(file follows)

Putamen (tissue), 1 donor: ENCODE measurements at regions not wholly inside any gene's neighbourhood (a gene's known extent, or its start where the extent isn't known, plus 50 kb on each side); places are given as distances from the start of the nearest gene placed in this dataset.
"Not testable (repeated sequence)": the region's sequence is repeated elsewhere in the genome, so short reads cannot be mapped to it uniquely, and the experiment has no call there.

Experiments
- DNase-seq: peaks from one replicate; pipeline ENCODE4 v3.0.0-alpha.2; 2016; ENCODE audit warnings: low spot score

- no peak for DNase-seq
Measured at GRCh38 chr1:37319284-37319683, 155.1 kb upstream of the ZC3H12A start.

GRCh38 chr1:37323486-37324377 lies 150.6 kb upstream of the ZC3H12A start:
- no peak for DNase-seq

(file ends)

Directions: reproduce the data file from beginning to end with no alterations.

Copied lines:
Putamen (tissue), 1 donor: ENCODE measurements at regions not wholly inside any gene's neighbourhood (a gene's known extent, or its start where the extent isn't known, plus 50 kb on each side); places are given as distances from the start of the nearest gene placed in this dataset.
"Not testable (repeated sequence)": the region's sequence is repeated elsewhere in the genome, so short reads cannot be mapped to it uniquely, and the experiment has no call there.

Experiments
- DNase-seq: peaks from one replicate; pipeline ENCODE4 v3.0.0-alpha.2; 2016; ENCODE audit warnings: low spot score

- no peak for DNase-seq
Measured at GRCh38 chr1:37319284-37319683, 155.1 kb upstream of the ZC3H12A start.

GRCh38 chr1:37323486-37324377 lies 150.6 kb upstream of the ZC3H12A start:
- no peak for DNase-seq